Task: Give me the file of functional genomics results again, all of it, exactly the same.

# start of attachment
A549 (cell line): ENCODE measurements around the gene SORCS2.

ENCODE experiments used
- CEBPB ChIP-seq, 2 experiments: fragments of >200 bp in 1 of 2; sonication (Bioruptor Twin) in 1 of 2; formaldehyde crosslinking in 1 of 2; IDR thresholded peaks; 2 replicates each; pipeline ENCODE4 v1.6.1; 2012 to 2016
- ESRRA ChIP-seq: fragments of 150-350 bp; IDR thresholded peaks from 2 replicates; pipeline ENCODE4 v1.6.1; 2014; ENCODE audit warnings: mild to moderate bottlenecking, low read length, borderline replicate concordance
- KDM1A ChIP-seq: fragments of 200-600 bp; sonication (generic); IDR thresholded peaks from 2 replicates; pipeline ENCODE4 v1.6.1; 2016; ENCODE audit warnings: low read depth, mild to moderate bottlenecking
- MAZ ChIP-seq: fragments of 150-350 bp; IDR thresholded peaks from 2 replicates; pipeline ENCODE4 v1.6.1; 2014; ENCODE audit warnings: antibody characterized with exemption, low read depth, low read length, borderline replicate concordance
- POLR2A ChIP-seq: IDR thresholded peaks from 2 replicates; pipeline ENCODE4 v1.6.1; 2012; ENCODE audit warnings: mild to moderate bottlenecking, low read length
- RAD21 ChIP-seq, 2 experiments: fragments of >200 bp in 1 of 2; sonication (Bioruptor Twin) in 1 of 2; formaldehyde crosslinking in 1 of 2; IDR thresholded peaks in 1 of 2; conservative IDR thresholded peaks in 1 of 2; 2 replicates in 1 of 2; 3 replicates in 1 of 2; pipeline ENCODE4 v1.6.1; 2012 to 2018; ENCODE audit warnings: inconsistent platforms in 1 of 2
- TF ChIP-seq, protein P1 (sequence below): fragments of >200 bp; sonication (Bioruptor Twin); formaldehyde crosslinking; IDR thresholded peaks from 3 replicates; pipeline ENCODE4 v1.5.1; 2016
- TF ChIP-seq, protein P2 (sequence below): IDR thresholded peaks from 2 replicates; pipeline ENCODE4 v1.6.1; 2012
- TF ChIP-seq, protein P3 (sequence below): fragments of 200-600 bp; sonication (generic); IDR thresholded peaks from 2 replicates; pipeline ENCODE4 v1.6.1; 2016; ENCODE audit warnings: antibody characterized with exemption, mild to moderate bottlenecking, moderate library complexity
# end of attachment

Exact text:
A549 (cell line): ENCODE measurements around the gene SORCS2.

ENCODE experiments used
- CEBPB ChIP-seq, 2 experiments: fragments of >200 bp in 1 of 2; sonication (Bioruptor Twin) in 1 of 2; formaldehyde crosslinking in 1 of 2; IDR thresholded peaks; 2 replicates each; pipeline ENCODE4 v1.6.1; 2012 to 2016
- ESRRA ChIP-seq: fragments of 150-350 bp; IDR thresholded peaks from 2 replicates; pipeline ENCODE4 v1.6.1; 2014; ENCODE audit warnings: mild to moderate bottlenecking, low read length, borderline replicate concordance
- KDM1A ChIP-seq: fragments of 200-600 bp; sonication (generic); IDR thresholded peaks from 2 replicates; pipeline ENCODE4 v1.6.1; 2016; ENCODE audit warnings: low read depth, mild to moderate bottlenecking
- MAZ ChIP-seq: fragments of 150-350 bp; IDR thresholded peaks from 2 replicates; pipeline ENCODE4 v1.6.1; 2014; ENCODE audit warnings: antibody characterized with exemption, low read depth, low read length, borderline replicate concordance
- POLR2A ChIP-seq: IDR thresholded peaks from 2 replicates; pipeline ENCODE4 v1.6.1; 2012; ENCODE audit warnings: mild to moderate bottlenecking, low read length
- RAD21 ChIP-seq, 2 experiments: fragments of >200 bp in 1 of 2; sonication (Bioruptor Twin) in 1 of 2; formaldehyde crosslinking in 1 of 2; IDR thresholded peaks in 1 of 2; conservative IDR thresholded peaks in 1 of 2; 2 replicates in 1 of 2; 3 replicates in 1 of 2; pipeline ENCODE4 v1.6.1; 2012 to 2018; ENCODE audit warnings: inconsistent platforms in 1 of 2
- TF ChIP-seq, protein P1 (sequence below): fragments of >200 bp; sonication (Bioruptor Twin); formaldehyde crosslinking; IDR thresholded peaks from 3 replicates; pipeline ENCODE4 v1.5.1; 2016
- TF ChIP-seq, protein P2 (sequence below): IDR thresholded peaks from 2 replicates; pipeline ENCODE4 v1.6.1; 2012
- TF ChIP-seq, protein P3 (sequence below): fragments of 200-600 bp; sonication (generic); IDR thresholded peaks from 2 replicates; pipeline ENCODE4 v1.6.1; 2016; ENCODE audit warnings: antibody characterized with exemption, mild to moderate bottlenecking, moderate library complexity